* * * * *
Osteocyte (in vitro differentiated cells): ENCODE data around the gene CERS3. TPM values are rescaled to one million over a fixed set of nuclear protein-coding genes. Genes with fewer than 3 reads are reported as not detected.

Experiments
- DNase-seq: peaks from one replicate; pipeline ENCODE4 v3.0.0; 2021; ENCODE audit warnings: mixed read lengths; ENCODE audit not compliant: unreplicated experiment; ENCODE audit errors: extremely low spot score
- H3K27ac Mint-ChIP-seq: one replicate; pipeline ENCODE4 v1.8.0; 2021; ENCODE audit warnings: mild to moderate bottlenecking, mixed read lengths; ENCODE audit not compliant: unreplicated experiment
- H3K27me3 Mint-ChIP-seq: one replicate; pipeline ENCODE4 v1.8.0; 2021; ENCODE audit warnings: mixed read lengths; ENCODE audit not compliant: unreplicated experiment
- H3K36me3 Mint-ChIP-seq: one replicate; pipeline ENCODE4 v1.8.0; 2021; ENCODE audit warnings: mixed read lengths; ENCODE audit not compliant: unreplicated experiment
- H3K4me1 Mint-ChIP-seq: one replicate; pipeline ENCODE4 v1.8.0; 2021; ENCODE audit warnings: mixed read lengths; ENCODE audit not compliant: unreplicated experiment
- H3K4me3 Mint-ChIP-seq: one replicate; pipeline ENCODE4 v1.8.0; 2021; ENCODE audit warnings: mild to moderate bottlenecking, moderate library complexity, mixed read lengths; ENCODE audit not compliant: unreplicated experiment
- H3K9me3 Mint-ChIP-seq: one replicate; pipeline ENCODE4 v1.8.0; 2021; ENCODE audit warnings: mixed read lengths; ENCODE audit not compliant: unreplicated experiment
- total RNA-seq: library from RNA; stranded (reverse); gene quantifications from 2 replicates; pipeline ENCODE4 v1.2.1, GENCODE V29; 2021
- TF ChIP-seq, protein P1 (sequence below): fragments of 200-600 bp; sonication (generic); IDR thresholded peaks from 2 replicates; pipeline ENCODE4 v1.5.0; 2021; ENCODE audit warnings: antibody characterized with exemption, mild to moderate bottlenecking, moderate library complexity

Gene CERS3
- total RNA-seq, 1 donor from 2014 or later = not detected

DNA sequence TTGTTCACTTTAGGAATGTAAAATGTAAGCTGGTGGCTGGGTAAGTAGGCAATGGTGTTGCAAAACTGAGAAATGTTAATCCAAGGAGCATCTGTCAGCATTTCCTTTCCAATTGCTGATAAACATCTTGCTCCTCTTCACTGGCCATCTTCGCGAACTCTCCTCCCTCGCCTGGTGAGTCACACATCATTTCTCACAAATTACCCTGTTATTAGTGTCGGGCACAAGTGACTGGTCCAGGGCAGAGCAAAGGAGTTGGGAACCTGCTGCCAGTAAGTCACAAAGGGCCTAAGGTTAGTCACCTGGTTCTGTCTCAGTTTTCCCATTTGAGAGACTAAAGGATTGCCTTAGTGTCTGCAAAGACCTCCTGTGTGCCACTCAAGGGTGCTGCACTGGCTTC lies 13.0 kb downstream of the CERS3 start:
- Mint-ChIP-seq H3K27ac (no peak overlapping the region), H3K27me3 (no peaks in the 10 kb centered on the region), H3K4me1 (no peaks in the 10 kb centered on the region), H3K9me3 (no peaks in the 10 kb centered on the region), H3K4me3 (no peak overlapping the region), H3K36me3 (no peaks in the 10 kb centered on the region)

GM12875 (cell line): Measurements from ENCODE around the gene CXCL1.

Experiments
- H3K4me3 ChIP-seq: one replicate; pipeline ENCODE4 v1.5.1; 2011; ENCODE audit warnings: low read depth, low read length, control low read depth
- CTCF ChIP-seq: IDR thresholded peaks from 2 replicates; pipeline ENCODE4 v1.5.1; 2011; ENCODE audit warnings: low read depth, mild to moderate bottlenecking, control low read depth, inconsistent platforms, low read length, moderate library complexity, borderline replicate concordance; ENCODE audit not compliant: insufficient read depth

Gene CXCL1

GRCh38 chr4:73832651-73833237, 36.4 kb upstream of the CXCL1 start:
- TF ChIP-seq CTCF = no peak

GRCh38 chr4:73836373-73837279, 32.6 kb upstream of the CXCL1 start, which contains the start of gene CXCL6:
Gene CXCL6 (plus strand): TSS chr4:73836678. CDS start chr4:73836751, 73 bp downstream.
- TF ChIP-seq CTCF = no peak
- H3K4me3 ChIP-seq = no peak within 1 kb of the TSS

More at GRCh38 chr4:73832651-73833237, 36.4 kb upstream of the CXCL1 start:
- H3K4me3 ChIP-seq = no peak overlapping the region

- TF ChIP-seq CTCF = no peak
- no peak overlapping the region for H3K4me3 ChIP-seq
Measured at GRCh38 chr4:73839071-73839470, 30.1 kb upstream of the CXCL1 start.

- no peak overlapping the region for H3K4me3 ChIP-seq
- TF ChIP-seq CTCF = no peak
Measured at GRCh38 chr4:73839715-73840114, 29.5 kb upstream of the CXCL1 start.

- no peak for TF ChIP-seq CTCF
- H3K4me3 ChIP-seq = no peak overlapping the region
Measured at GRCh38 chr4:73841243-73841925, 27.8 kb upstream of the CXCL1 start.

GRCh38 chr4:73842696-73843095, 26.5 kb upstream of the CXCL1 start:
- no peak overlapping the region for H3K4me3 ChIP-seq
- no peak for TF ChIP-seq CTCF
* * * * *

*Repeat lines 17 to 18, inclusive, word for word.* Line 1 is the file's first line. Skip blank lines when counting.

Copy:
Experiments
- H3K4me3 ChIP-seq: one replicate; pipeline ENCODE4 v1.5.1; 2011; ENCODE audit warnings: low read depth, low read length, control low read depth